- Nurses should be offered comment and suggestion sheets, and questionnaires. This will aid them in the continuation and development of oral care. Moreover, nurses will also develop a sense of ownership to the oral care procedures.
- A discussion of the oral care processes, necessities, and modifications in strategy should be conducted with the involved nursing staff and the education department.
- Staff meetings should also be conducted monthly to share modifications and other information.
Because the nursing staff is accustomed to the current procedures, changes are often difficult to accept. However, concern over the proposed solution can be relieved by providing enough information about the deficiencies of the current procedures. Moreover, if possible benefits of the proposed process are discussed thoroughly, hopefulness may be developed in them. The initial implementation procedure may be difficult at first, but if necessary measures are taken, the implementation will run smoothly. One aspect that can impede the change is poor communication. The failure to communicate freely may prevent the personnel from following through with the implementation of the change. All hospital personnel, including the stakeholders, should cooperate in the implementation of the proposed change to encourage continuity of the newly-adopted solution. Contention should not be encouraged either. All possible barriers that will prevent the application of the procedures should be settled and resolved prior to implementation. If these measures are followed, the possibility of a successful outcome increases.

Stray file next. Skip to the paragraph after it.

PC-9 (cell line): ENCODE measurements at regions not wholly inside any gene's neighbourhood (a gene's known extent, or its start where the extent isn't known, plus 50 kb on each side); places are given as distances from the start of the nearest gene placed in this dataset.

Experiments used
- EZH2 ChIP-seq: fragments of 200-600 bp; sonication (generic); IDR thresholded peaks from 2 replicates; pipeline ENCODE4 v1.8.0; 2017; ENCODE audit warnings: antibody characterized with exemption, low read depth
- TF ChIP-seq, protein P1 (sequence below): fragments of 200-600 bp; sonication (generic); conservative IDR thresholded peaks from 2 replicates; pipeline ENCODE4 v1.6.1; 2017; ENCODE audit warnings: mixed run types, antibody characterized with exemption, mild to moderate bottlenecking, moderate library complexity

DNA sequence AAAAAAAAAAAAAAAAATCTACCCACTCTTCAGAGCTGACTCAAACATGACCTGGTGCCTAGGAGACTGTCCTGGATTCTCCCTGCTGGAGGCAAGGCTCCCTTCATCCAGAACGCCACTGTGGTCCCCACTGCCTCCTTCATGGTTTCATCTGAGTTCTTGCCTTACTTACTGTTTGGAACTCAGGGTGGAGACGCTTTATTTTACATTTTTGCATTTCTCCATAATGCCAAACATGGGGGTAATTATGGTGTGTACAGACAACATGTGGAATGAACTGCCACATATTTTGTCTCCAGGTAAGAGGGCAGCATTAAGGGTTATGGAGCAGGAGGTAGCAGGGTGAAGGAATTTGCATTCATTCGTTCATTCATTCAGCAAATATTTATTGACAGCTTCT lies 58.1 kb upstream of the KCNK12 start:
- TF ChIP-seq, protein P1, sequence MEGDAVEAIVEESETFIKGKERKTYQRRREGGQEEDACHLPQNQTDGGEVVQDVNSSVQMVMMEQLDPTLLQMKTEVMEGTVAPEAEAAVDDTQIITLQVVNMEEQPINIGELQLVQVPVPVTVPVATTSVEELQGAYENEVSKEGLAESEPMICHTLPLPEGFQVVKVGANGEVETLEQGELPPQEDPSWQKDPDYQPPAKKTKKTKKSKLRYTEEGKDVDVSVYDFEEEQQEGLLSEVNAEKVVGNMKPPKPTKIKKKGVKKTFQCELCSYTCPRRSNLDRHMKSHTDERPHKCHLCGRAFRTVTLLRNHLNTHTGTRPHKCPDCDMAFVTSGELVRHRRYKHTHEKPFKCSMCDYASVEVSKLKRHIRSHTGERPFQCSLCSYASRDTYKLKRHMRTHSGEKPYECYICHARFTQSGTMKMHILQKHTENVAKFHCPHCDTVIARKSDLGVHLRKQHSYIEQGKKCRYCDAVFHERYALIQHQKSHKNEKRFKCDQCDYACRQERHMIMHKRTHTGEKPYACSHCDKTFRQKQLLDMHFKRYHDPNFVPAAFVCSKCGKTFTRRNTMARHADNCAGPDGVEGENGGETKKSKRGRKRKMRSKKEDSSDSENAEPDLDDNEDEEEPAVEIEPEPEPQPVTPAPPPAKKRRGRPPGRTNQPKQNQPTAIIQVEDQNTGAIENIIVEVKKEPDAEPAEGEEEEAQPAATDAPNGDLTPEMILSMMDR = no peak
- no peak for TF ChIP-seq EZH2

Oral care hygiene process is crucial to ventilator-associated pneumonia patients, and therefore immediate action is required. The initial implementation may be difficult and demanding and may cost money and time, but the effect on the patient will be rewarding. The additional time that nurses will spend on oral care proceedings will actually cut the time they need to provide care for the patient in the long run. The amount of time that the patients will spend in the hospital will be reduced. Moreover, the overall expense of the hospital itself will be reduced. In this given situation, most of the patients, if not all, will find cure, and therefore their lives will be saved.